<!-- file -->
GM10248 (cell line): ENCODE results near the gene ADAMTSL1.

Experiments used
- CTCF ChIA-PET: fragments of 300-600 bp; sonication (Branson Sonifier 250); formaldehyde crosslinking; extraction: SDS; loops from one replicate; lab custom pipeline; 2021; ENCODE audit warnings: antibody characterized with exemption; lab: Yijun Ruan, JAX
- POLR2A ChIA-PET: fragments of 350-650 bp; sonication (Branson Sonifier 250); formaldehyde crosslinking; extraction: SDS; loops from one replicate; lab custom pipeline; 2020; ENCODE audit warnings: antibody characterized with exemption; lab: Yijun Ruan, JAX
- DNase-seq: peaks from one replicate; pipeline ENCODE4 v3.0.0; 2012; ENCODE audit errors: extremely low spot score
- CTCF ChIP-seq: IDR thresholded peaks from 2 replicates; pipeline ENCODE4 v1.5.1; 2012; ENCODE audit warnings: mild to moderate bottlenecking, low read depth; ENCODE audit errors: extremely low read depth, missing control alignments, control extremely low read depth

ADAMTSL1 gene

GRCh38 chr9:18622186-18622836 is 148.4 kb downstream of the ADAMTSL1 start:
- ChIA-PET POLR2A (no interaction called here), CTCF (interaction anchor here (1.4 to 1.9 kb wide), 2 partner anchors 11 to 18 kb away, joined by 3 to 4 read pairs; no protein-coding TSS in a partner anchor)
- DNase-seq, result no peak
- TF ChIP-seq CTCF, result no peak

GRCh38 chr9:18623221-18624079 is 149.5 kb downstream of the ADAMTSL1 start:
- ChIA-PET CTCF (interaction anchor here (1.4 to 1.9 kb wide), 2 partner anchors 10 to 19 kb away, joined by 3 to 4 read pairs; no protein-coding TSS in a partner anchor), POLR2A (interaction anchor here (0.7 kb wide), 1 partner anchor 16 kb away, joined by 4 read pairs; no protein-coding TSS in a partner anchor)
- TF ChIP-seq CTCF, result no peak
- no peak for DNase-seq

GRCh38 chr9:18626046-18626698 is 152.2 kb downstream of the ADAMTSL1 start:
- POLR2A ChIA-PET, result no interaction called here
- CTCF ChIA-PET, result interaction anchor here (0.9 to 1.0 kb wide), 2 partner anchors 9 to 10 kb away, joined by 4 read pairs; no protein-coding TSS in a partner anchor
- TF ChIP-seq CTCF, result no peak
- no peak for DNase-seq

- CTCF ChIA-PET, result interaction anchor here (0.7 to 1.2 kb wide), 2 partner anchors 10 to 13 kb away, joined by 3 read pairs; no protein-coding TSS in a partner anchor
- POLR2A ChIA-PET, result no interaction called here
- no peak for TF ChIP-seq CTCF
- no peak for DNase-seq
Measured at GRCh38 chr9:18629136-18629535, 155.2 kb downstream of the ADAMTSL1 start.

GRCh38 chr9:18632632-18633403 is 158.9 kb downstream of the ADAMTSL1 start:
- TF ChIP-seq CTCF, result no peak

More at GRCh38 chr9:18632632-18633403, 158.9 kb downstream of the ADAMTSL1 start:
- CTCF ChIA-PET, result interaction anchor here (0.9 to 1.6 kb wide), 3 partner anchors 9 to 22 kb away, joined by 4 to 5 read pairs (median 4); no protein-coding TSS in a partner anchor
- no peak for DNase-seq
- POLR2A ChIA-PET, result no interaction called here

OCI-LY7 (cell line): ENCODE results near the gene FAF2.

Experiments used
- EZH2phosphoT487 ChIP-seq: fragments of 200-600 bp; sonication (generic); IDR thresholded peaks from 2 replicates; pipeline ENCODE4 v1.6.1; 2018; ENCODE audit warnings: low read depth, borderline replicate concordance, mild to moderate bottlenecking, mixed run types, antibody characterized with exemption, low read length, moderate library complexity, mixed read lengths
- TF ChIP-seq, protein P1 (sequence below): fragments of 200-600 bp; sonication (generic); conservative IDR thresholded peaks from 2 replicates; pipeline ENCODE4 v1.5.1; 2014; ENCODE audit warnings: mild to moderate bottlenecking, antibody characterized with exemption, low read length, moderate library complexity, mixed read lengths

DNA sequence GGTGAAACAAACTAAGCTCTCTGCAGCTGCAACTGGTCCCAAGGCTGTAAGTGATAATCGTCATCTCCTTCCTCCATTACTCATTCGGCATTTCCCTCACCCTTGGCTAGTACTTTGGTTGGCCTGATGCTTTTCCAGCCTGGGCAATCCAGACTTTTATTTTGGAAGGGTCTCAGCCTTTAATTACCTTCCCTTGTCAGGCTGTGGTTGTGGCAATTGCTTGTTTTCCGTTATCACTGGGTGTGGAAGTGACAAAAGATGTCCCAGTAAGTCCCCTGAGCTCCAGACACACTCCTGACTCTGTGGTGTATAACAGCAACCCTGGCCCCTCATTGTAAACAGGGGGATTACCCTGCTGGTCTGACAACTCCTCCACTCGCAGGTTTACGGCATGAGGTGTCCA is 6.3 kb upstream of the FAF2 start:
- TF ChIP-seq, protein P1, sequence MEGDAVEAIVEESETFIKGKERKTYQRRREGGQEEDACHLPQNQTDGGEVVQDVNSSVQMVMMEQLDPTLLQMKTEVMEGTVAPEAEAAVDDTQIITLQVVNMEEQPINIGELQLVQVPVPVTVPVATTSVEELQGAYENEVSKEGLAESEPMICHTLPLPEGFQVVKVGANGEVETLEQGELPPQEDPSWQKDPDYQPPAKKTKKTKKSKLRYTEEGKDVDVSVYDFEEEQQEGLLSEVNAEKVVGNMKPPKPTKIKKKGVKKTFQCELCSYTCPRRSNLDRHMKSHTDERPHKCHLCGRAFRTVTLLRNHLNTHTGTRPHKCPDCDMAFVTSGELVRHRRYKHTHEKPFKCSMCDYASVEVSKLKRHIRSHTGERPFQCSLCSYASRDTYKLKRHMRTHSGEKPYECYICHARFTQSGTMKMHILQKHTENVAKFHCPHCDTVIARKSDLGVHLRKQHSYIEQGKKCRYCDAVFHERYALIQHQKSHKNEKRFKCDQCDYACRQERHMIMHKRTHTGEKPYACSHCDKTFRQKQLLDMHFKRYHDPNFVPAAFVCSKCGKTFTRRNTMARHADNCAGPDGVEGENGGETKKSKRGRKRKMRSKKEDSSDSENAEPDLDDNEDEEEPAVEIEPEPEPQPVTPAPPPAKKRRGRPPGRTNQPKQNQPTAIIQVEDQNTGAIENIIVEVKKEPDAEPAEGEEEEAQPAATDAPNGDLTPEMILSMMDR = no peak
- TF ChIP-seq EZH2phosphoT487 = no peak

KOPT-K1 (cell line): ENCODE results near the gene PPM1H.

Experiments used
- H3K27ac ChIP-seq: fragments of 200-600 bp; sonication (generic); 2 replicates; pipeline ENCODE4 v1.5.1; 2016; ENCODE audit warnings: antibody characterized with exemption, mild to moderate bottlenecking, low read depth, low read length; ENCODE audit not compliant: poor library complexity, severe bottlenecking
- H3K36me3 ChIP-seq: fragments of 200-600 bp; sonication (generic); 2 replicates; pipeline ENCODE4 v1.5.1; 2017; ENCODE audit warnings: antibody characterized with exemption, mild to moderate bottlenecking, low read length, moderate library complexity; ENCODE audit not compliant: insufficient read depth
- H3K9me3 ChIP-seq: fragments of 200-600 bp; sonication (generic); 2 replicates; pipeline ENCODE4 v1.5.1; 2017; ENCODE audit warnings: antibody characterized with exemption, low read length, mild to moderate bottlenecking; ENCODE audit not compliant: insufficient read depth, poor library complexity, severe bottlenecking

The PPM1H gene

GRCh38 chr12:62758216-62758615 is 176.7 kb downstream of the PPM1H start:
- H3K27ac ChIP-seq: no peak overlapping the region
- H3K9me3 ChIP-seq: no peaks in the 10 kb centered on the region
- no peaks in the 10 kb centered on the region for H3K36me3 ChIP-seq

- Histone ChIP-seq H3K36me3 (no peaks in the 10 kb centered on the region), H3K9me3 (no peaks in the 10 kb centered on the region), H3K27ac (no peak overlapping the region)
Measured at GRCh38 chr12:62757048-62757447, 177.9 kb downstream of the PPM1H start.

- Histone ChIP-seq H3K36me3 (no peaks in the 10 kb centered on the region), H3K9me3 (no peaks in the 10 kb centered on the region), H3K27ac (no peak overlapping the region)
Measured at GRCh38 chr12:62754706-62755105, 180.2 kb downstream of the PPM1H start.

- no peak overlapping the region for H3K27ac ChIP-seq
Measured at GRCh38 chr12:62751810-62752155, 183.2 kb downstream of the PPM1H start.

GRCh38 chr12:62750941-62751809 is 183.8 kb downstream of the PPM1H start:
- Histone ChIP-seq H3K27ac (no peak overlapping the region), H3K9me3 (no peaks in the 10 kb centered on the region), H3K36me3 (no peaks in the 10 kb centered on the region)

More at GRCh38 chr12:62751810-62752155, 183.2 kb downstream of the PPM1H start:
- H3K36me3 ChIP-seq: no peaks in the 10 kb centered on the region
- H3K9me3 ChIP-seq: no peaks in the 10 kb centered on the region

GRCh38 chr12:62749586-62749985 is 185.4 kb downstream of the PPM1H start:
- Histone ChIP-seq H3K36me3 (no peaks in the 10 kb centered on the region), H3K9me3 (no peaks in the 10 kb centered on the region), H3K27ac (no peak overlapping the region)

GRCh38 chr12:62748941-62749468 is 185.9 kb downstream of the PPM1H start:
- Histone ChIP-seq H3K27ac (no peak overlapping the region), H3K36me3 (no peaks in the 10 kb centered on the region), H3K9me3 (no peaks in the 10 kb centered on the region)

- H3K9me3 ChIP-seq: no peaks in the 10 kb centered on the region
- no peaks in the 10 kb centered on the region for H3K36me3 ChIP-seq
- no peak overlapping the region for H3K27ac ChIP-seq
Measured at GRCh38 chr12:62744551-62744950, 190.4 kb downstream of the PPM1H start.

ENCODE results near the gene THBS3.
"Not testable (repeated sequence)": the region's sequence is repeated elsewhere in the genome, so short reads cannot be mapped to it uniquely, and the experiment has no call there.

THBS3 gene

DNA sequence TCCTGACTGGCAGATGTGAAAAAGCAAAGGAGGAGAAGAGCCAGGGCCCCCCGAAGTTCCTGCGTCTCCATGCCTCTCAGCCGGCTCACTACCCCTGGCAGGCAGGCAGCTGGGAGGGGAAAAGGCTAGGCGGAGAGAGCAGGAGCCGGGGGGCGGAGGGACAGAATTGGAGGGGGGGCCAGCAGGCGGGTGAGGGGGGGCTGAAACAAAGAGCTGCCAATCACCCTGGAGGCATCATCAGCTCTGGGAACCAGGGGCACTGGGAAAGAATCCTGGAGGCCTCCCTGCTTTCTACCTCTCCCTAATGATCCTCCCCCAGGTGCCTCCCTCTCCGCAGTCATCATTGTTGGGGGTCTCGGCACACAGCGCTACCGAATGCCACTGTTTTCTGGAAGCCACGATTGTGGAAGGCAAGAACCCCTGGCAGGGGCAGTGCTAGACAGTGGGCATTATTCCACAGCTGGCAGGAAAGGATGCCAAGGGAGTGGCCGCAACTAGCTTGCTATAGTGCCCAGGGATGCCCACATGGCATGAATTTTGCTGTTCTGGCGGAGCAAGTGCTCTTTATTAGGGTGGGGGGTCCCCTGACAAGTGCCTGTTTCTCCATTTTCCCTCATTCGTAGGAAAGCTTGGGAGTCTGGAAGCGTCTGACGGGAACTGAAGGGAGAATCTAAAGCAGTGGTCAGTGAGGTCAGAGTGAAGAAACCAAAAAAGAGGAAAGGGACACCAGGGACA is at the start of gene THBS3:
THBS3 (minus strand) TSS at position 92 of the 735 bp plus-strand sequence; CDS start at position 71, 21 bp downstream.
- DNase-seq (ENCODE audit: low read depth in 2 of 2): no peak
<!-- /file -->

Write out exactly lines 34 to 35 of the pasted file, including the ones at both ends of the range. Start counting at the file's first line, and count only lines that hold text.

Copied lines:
- EZH2phosphoT487 ChIP-seq: fragments of 200-600 bp; sonication (generic); IDR thresholded peaks from 2 replicates; pipeline ENCODE4 v1.6.1; 2018; ENCODE audit warnings: low read depth, borderline replicate concordance, mild to moderate bottlenecking, mixed run types, antibody characterized with exemption, low read length, moderate library complexity, mixed read lengths
- TF ChIP-seq, protein P1 (sequence below): fragments of 200-600 bp; sonication (generic); conservative IDR thresholded peaks from 2 replicates; pipeline ENCODE4 v1.5.1; 2014; ENCODE audit warnings: mild to moderate bottlenecking, antibody characterized with exemption, low read length, moderate library complexity, mixed read lengths